For those who don't know, a Travis aircraft (a B model) had the A-model APU Accumulator installed launch out of the side of the aircraft, and over the wing landing in front of the plane. The cause was casing failure. The aircraft was just chilling on the ramp, doing nothing, nobody aboard, no one hurt.

In my opinion, it was one of those freak accidents. I agree a new accumulator should be put in service instead of rebuilding the A-model ones over and over again (which is what they do now, and is why the plane has so many problems cause of rebuilt parts instead of new ones). However, I don't think removing all of the A-model accumulators would be a smart move, and grounding the fleet over it is retarded. Again, its one of those freak accidents, and AMC is over-reacting to it.

This is clearly a home station TCTO. We changed them all the time for leaking, and doesn't need any assistance from depot teams. Its just a matter of getting the new accumulator. Change them out as they get the new accumulator, but don't ground the fleet while they don't even have a design on the table yet!

The only Bs that are grounded are in AMP mod, or in PDM...which is all normal maintenance. Several A models are grounded, but for skin cracks, box beams, and end fitting cracks...not related to the accumulator issue.

I should mention as well, the APU Accumulator is used for two things, APU start, and MLG emergency extension. After RERP, it will only be used for MLGEE. The new APUs are electric start.


The C-17B has been proposed, but no action has been taken by the USAF to aquire it. It was explained at the Charleston Air Expo back in April the improvements from the A model. It would be a little bit longer, and would have some improved systems. However, its not much of a night and day comparison from the A-model, which is probably why its idea is gathering dust.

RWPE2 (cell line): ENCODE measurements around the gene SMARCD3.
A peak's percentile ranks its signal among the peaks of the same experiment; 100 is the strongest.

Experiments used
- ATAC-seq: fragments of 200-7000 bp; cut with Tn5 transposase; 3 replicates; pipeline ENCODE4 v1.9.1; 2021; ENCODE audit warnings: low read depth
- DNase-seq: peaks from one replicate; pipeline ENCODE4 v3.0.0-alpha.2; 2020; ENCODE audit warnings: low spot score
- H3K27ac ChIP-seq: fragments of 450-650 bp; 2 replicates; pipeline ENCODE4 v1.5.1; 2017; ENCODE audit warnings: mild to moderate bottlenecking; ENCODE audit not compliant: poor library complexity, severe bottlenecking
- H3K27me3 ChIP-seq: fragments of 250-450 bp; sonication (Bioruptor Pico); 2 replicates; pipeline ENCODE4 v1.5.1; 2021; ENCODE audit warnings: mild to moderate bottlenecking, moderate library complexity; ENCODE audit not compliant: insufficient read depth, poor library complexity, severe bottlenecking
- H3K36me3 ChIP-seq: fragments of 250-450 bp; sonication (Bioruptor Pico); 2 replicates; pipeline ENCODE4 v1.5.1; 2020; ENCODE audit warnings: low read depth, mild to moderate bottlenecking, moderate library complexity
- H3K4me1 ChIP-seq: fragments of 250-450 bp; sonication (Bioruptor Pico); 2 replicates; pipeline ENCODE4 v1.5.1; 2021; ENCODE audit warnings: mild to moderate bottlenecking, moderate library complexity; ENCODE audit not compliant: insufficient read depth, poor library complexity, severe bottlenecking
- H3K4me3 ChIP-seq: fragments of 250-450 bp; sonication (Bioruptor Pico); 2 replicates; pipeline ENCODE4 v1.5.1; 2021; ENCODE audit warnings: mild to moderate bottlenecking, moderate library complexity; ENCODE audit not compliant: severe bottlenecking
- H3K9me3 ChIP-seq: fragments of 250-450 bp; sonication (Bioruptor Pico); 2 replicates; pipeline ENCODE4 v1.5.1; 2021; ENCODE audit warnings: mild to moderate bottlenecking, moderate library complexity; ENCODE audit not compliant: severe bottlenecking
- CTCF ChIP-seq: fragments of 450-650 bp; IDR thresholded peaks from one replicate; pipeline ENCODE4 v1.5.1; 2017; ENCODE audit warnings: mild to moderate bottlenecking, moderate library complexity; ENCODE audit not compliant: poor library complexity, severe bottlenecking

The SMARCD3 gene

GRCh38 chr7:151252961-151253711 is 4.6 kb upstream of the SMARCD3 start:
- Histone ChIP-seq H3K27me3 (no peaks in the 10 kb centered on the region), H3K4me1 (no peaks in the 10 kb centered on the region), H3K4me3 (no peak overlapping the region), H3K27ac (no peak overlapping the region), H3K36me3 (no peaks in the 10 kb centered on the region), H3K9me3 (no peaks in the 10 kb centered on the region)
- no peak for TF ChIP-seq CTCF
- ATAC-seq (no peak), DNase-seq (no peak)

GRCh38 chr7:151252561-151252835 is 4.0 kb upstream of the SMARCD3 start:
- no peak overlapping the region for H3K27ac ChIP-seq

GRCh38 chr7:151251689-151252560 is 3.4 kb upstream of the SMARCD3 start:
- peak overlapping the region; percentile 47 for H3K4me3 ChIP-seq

User currently offlineAWACSooner From United States of America, joined Jan 2008, 1902 posts, RR: 1
Reply 13, posted (6 years 2 months 2 days 9 hours ago) and read 2388 times:



Quoting KC135TopBoom (Reply 2):
The costs overruns are really eating up money that can be used elsewear.

Like new engines for my plane?


User currently offlineTF39 From United States of America, joined Jul 2006, 110 posts, RR: 0
Reply 14, posted (6 years 2 months 2 days 5 hours ago) and read 2336 times:



Quoting ZANL188 (Reply 10):
The sad fact is that the C-17s are getting pounded. They're high-use birds, both because they're very useful and the fact that they've got a good dispatch rate means they're able to be in the air a lot.

Just out of curiousity, does anyone know what is the average total flight hours per C-17 versus the C-5B? Thanks  Smile


User currently offlineVenus6971 From United States of America, joined Dec 2004, 1442 posts, RR: 0
Reply 15, posted (6 years 2 months 2 days 4 hours ago) and read 2324 times:



Quoting Galaxy5007 (Reply 12):
I should mention as well, the APU Accumulator is used for two things, APU start, and MLG emergency extension. After RERP, it will only be used for MLGEE. The new APUs are electric start.

I wonder if this is going to affect the E-3 fleet since they use the same APU with 2 start accumulators.



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User currently offlineGalaxy5007 From United States of America, joined Sep 2005, 626 posts, RR: 0
Reply 16, posted (6 years 2 months 20 hours ago) and read 2168 times:

The C-17s average around 10-11K hours, where the C-5Bs are around 16K hours. The C-17 is flown a heck of alot more, but there are also about a hundred more than there are C-5Bs (47 B models, vs. 140 C-17s (Not counting the newest ones since they only have from 16 hours to 4K hours)

When 4059 went down, it had 15,792.8 hours on it.
86-0013 and 25 are both in the 14K hour range due to the down time they've incurred through AMP and RERP. They are M models now anyhow.

The A-models only average around 19K hours.

Quoting Venus6971 (Reply 15):
wonder if this is going to affect the E-3 fleet since they use the same APU with 2 start accumulators.

The question is, do they use the same accumulator? I don't know much about the E-3s...do they even have two APUs?